Contentedness and the working life – Part 1

Photography: Oregon State University, U.S.A.

Photography: Oregon State University, U.S.A.

“Can I say with any certainty that I feel contented in my work?”

Let’s begin by asking ourselves about our personal reality: As I go about the routines of my working life, how contented do I feel with my lot? Do my daily commitments bring the satisfaction and fulfilment I feel my efforts justly deserve? And does my workaday world lend itself to any real sense of contentment, to a positive psychological and emotionally felt reality within? Take a minute or two to respond; and consider what you truly feel before answering. Be as frank with yourself as you dare.

Now, how readily were you able to make a truly accurate response? Did you hesitate, or perhaps first feel compelled to reassure yourself that your work was satisfying? Did you struggle to find that frank response, one that you’d admit to yourself, though perhaps not to others? Whether we’re raising a family, toiling on the land, shuffling data around on screens, or presenting the nightly news on national television, many of us feel unsure as to how to answer these questions. Why is this so?

“Something still feels missing even when work’s quite pleasurable . . .”

We tend to assess our sense of contentment using ‘happiness’ as a metric. Yet whilst we aspire to the pleasurableness of happiness, it’s contentment that’s the fundamental driver. Society and the media feed us with aspirational imagery, compelling us to evaluate life in metrics of ‘pleasurableness’ and ‘happiness’. We’re sold the idea of attaining these states, and once we buy into this, we’re sold the ‘necessary’ products. Yet happiness has only a limited impact upon our sense of contentment.

Marketeers peddle myths that feed into The Happiness Business. That’s the means by which modern society tenuously glues itself together, inclines us to conformity, playing our particular part in the mythology. But that’s another story, a political one, and this isn’t a political blog. Yet it’s a story that feeds off our own fictional creation, an internal narrative we have that sustains and perpetuates our self-conception. Embedding deeply in our psyche, this story is a compelling one of seduction.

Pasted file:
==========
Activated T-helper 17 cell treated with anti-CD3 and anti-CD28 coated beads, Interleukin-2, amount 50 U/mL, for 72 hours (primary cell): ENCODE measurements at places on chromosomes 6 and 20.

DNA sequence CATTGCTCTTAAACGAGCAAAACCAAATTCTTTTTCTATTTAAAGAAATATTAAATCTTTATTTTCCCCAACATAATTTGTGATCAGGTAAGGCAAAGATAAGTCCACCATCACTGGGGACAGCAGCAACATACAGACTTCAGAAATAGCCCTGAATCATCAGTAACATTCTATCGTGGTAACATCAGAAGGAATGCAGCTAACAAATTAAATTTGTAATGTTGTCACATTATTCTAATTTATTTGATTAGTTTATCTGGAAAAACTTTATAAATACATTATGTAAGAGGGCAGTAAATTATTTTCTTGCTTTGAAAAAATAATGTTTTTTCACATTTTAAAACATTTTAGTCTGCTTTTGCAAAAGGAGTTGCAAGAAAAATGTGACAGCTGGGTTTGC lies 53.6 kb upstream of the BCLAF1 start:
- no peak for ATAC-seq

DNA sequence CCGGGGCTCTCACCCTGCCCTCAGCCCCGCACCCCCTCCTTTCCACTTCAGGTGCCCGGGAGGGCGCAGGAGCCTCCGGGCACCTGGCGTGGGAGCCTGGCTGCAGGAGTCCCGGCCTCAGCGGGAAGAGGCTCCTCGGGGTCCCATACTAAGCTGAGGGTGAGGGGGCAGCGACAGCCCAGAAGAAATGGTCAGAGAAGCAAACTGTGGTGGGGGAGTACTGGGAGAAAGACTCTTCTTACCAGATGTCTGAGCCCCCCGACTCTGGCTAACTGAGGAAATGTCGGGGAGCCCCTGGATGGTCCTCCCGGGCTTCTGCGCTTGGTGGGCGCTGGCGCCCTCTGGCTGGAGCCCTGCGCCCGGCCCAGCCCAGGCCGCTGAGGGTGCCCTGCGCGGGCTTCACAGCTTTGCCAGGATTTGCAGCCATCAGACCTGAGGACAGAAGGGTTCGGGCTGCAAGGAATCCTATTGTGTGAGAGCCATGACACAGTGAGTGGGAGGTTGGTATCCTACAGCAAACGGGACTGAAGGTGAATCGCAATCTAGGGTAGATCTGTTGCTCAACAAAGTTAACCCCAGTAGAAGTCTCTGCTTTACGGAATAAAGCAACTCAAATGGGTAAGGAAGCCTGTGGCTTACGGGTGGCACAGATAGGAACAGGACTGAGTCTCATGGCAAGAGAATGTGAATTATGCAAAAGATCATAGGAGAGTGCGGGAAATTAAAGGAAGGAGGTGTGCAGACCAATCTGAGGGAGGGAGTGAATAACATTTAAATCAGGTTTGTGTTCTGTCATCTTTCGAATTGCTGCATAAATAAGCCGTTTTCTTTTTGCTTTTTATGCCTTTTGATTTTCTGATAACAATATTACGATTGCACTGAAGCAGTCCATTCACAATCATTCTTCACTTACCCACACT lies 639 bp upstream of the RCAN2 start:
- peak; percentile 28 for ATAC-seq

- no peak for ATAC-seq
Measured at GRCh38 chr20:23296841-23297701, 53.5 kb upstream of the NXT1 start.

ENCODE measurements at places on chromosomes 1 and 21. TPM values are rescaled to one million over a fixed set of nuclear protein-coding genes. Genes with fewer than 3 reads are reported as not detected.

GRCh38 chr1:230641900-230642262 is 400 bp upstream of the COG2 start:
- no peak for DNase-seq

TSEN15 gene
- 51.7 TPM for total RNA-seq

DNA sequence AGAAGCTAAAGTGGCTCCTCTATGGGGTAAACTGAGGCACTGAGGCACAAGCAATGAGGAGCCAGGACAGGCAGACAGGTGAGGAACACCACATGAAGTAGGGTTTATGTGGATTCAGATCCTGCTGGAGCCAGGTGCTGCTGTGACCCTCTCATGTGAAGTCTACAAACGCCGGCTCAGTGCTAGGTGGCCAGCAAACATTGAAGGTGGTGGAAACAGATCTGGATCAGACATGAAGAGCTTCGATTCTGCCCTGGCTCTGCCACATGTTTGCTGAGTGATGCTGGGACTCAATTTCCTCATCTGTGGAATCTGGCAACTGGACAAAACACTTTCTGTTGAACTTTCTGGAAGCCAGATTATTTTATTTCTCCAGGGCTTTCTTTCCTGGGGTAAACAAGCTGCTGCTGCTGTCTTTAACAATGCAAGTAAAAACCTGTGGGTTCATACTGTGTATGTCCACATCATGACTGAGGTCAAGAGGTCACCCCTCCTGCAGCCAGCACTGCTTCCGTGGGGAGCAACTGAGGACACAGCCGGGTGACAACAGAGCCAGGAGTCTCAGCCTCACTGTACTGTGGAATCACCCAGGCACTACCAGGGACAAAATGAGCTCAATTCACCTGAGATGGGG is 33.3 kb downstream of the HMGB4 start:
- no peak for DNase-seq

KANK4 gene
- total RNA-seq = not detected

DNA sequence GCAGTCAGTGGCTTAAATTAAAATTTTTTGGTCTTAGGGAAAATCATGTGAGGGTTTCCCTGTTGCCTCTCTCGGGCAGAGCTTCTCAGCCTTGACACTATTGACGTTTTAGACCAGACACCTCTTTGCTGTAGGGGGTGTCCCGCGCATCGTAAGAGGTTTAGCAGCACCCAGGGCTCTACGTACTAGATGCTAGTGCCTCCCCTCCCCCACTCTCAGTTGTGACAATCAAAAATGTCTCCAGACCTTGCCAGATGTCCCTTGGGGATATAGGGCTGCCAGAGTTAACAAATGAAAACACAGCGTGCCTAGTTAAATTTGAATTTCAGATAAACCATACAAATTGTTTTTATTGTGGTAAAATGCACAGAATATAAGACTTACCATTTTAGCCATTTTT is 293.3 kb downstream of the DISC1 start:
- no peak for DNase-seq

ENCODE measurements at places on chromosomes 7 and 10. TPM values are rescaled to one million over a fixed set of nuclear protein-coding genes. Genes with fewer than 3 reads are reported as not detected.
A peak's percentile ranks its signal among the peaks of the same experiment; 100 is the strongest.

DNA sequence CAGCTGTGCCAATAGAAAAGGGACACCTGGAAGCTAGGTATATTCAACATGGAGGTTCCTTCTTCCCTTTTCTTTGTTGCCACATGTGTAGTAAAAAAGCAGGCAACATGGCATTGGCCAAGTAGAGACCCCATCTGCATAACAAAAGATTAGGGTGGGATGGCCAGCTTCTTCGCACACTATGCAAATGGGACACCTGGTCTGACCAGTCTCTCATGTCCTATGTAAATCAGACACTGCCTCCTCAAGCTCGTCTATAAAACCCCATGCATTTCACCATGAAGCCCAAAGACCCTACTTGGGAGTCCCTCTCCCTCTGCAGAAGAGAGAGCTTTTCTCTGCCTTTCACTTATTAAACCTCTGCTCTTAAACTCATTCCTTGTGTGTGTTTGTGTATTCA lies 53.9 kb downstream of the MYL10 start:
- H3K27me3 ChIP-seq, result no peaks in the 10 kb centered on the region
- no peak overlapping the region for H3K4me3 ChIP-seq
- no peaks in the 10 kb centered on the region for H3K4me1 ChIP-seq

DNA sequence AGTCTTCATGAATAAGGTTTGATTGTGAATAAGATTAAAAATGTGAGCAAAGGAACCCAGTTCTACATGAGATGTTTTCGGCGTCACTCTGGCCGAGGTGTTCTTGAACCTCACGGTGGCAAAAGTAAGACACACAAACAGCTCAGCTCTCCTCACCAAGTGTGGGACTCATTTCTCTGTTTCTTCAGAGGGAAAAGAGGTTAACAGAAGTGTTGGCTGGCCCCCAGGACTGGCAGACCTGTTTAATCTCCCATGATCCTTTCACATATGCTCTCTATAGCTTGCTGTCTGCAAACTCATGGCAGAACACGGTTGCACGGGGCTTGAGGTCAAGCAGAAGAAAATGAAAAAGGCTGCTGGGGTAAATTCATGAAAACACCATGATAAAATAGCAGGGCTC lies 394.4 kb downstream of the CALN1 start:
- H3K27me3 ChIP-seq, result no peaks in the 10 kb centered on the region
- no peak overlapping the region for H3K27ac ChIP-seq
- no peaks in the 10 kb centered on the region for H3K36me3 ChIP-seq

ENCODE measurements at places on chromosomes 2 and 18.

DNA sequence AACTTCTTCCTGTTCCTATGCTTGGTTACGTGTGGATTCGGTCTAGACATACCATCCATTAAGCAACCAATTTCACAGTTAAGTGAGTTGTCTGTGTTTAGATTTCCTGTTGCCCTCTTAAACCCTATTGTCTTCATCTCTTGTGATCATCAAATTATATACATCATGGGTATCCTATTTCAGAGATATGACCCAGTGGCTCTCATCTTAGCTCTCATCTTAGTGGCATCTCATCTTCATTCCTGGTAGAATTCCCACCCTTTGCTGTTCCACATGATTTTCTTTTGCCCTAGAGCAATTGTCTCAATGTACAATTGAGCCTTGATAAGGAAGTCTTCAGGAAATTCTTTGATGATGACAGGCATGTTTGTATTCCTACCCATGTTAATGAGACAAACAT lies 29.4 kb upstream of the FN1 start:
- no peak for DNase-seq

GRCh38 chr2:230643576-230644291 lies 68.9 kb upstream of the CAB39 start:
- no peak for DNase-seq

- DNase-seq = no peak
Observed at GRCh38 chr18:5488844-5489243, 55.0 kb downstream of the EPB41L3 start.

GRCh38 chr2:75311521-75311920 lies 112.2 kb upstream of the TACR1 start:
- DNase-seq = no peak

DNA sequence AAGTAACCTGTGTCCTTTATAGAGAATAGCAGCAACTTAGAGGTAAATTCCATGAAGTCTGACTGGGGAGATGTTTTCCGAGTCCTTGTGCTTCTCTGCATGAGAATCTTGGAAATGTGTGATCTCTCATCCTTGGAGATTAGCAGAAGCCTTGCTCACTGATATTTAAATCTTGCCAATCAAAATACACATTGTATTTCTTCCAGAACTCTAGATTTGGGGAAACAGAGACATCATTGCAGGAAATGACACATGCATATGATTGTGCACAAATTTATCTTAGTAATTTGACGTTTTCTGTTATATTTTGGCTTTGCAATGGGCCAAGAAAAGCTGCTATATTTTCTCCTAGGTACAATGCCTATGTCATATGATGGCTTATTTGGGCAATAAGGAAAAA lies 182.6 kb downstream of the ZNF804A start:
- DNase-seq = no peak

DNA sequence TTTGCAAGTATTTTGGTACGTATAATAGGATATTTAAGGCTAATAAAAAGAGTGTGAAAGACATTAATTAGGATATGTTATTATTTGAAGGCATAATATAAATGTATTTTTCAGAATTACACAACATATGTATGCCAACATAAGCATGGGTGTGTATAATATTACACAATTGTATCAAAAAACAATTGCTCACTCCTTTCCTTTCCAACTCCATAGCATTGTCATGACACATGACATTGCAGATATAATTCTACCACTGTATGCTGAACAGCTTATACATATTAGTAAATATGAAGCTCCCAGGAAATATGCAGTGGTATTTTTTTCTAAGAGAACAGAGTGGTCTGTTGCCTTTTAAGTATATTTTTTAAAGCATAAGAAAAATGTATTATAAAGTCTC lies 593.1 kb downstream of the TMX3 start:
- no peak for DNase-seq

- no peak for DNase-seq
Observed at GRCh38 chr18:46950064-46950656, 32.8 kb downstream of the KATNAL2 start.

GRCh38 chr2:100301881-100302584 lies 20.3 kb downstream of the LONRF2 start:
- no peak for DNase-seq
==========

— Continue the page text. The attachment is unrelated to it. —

“Why do I sometimes feel that my work’s a little in vain?”

And it’s this fictionally created self-entity that is both the seducer and the seduced. We create within ourselves a narrative that sustains the notion of selfhood, then setting it to work in the world. This fictional character is the one that hesitated in answering the questions at the start of this article. And it did so because it suddenly became unsure of itself; it became confused about its own motivations, its own way of working. For a moment or two, it wondered whether its work might all be in vain.

We carry around with us this fictional account of ourselves during our workaday existence. It effectively becomes our identity, yet is never who we truly are. What we are can still smile for the cameras, plant the fields, feed the kids, and pretend to be working whilst we check our Twitter account. What we are beyond the fictional narration is perfectly capable of meeting its commitments in full, of working successfully, ambitiously, purposefully. What we are doesn’t need to feel pleasure to be contented.

“I get rewarded for my work, yet it seldom feels rewarding . . .”

In working life, we may at times feel that buoyancy, that optimistic cheerfulness that comes with happiness. The payload of modern life is work-heavy, yet needn’t be devoid of such pleasures. The contention here is not at all that happiness per se is a hindrance at work. We might say these brief spells of good cheer sustain us in our toils. A pay cheque helps too of course, as does the prospect of a bottle of Sauvignon Blanc when the kids go to bed, or maybe hearing that the boss is retiring . . .